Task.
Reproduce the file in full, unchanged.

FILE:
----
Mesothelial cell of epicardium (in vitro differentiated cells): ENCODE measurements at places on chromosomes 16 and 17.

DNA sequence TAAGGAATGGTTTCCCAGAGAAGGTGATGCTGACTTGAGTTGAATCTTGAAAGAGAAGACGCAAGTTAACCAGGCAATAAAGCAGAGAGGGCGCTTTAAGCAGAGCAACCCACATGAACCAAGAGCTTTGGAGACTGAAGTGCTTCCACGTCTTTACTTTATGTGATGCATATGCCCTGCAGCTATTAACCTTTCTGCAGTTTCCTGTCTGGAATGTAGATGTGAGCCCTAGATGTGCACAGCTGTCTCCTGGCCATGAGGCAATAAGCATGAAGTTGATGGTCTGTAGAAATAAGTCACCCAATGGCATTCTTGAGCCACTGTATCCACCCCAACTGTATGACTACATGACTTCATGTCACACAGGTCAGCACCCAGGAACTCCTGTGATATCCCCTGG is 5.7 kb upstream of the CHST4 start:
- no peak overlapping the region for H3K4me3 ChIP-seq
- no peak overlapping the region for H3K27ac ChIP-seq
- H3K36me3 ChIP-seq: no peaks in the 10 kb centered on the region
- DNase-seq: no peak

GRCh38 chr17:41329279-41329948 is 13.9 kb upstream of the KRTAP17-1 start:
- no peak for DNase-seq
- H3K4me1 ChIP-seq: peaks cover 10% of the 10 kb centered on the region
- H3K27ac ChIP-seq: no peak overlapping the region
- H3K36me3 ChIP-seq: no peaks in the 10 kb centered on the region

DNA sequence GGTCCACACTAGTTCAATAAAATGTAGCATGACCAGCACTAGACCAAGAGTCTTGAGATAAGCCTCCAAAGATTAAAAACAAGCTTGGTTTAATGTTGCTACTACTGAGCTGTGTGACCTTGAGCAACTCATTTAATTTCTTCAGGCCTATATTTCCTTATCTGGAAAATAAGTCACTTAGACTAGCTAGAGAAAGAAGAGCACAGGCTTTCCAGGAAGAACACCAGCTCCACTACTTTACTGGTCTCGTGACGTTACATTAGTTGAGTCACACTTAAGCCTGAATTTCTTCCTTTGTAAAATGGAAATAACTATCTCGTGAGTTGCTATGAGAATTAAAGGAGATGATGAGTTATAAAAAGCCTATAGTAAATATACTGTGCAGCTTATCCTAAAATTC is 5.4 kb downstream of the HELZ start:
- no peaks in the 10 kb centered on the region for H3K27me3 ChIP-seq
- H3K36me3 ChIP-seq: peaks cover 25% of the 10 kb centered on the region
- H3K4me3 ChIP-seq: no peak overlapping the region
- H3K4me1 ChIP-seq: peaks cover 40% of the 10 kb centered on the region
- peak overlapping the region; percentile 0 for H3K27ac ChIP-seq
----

Mesothelial cell of epicardium (in vitro differentiated cells): ENCODE measurements at places on chromosomes 16 and 17.

DNA sequence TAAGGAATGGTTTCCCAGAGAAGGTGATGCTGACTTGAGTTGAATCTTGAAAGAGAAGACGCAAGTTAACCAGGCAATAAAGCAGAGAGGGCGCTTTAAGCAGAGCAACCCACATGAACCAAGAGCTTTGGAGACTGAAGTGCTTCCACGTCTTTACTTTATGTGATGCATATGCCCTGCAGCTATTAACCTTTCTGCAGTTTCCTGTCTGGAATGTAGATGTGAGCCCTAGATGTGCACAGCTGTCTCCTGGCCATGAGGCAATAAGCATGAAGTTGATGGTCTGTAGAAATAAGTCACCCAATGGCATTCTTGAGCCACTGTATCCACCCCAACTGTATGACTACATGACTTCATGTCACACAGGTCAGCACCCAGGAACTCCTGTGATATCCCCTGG is 5.7 kb upstream of the CHST4 start:
- no peak overlapping the region for H3K4me3 ChIP-seq
- no peak overlapping the region for H3K27ac ChIP-seq
- H3K36me3 ChIP-seq: no peaks in the 10 kb centered on the region
- DNase-seq: no peak

GRCh38 chr17:41329279-41329948 is 13.9 kb upstream of the KRTAP17-1 start:
- no peak for DNase-seq
- H3K4me1 ChIP-seq: peaks cover 10% of the 10 kb centered on the region
- H3K27ac ChIP-seq: no peak overlapping the region
- H3K36me3 ChIP-seq: no peaks in the 10 kb centered on the region

DNA sequence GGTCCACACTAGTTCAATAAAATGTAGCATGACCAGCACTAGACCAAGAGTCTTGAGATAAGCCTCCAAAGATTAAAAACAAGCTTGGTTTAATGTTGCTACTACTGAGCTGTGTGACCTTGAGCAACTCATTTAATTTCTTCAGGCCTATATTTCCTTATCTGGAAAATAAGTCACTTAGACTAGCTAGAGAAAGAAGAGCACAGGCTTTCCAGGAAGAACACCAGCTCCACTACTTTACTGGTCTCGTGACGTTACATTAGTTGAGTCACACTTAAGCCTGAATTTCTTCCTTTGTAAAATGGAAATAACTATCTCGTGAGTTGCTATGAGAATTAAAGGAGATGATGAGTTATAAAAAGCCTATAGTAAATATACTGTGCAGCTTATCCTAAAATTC is 5.4 kb downstream of the HELZ start:
- no peaks in the 10 kb centered on the region for H3K27me3 ChIP-seq
- H3K36me3 ChIP-seq: peaks cover 25% of the 10 kb centered on the region
- H3K4me3 ChIP-seq: no peak overlapping the region
- H3K4me1 ChIP-seq: peaks cover 40% of the 10 kb centered on the region
- peak overlapping the region; percentile 0 for H3K27ac ChIP-seq